It's a pity that this fine obituary makes no mention of Desmond Tutu's stand on Israel and Palestine, perhaps because its authors died some years ago Archbishop Tutu was uniquely well-placed to judge whether Israel's policies in the OPT amounted to apartheid. The fact that he said they did make an important contribution to the struggle for justice in Palestine. (pykebel)
It's a pity that this fine obituary makes no mention of Desmond Tutu's stand on Israel and Palestine. He was uniquely well-place to judge whether Israel's policies in the OPT amounted to apartheid. The fact that he said they did made an important contribution to the struggle for justice in Palestine.
Tutu made me think again about Israel; my sister-in-law, from a Lithuanian Jewish background, made me think some more. I don't believe that Israel is an apartheid state in terms of intention - but perhaps that makes little difference in terms of effect. Apartheid was a deliberate policy, whereas Israel's policy towards Arabs may in part be rooted in prejudice, but is also rooted in fear of and defensiveness towards the palpable aggression and violence from Arab states from the very beginning of its life. I have not resolved this issues in my own mind, and it's a matter of great regret to me that the political party I support has made rational and honest discussion of the issue so very difficult, even now sending letters of investigation to some who have expressed similar views - particularly, in fairness, if they are seen to be supporting patently anti-Zionist and anti-Semitic organizations. Even so - I doubt we can resolve these things if we cannot freely speak of them.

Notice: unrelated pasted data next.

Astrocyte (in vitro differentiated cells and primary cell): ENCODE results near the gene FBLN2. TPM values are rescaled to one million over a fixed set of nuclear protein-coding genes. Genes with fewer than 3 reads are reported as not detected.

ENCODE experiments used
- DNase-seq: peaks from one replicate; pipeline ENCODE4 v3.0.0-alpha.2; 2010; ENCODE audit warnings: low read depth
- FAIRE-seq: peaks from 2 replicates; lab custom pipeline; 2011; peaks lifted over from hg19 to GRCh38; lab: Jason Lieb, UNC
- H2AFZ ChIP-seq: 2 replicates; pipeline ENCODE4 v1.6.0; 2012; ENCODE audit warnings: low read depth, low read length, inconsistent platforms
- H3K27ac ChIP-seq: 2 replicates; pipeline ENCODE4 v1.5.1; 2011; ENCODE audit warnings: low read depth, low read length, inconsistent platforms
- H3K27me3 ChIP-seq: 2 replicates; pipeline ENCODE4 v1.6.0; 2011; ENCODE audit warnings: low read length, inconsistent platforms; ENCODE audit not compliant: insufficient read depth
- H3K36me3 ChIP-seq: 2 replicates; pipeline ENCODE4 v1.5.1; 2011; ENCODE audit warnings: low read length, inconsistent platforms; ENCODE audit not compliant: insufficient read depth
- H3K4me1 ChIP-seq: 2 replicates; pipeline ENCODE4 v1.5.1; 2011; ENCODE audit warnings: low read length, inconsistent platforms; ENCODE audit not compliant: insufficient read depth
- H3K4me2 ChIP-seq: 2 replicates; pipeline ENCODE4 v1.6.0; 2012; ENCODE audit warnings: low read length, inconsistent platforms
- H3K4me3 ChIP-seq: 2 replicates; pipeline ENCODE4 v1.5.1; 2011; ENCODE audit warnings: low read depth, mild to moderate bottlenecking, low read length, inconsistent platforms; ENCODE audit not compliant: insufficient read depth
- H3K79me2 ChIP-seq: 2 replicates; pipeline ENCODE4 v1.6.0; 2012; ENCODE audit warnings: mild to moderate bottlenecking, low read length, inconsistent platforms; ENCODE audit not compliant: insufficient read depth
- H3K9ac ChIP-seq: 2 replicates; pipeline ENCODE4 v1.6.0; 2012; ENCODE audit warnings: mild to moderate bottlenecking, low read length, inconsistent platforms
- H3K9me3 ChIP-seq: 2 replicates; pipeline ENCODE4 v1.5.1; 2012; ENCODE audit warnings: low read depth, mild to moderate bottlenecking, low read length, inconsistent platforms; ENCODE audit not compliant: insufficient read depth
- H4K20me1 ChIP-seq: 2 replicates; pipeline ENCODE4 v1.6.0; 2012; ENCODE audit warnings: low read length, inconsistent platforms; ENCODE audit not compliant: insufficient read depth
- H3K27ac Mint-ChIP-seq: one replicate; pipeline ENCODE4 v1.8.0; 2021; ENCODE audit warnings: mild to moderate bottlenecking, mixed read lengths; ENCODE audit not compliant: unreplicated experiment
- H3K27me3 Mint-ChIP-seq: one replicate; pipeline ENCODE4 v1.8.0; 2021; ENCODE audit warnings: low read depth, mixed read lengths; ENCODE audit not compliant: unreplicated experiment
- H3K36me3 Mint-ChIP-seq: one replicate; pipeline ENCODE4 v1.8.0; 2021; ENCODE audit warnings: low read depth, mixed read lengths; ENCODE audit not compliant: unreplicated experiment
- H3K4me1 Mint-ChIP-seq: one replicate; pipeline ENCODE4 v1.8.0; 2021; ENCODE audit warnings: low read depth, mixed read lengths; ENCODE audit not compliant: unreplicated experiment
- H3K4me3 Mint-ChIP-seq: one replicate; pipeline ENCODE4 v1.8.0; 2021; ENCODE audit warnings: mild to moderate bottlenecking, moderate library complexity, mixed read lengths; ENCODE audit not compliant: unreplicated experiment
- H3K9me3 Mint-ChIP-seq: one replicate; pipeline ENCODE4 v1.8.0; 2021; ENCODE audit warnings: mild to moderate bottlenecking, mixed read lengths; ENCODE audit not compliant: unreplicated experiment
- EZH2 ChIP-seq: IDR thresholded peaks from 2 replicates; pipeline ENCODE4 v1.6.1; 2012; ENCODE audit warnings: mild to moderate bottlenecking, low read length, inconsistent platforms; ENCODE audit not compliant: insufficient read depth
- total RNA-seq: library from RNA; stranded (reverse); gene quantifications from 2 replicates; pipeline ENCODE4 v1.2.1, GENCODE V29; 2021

After visits to Israel and Palestine, Tutu used his moral authority to speak out and, despite abuse, refused to back down. He wanted liberation for everyone
- Chris McGreal is the former Guardian correspondent in Jerusalem and Johannesburg
Even amid the torrent of praise for the revered former archbishop Desmond Tutu in the days since his death, the anti-apartheid champion is not being universally mourned. Alan Dershowitz, the renowned US constitutional lawyer and ardent defender of Israel, took a moment to brand Tutu as “evil” and “the most influential antisemite of our time”.
“The world is mourning Bishop Tutu, who just died the other day. Can I remind the world that although he did some good things, a lot of good things on apartheid, the man was a rampant antisemite and bigot?” he told Fox News.
Dershowitz accused Tutu of minimising the Holocaust and of comparing Israel to Nazi Germany – an extreme interpretation of the former archbishop’s statements that takes some convolutions to reach.
But Tutu’s real crime in the eyes of Israel’s most unrelenting supporters was to liken its rule over the Palestinians to apartheid and then refuse to back off in the face of an onslaught of abuse. On his visits to Israel and Palestine, Tutu would have immediately recognised echoes of his homeland in the forced removals, the house demolitions, the humiliations of checkpoints and systems of control on movement, the confiscation of land for Jewish settlements, and the confining of Palestinians to blobs of territory, reminiscent of the Bantustan black homelands. Above all he saw one people controlling another who, like black South Africans until 1994, had little say in their governance.
Tutu was not alone in his view. Former US president Jimmy Carter drew similarly vitriolic accusations from Dershowitz and others when he published his bestselling book, Palestine: Peace Not Apartheid, in 2006. But Tutu was harder to attack. He not only had the authority of a Nobel peace prize awarded for his courageous stand against white rule in South Africa but he knew apartheid when he saw it.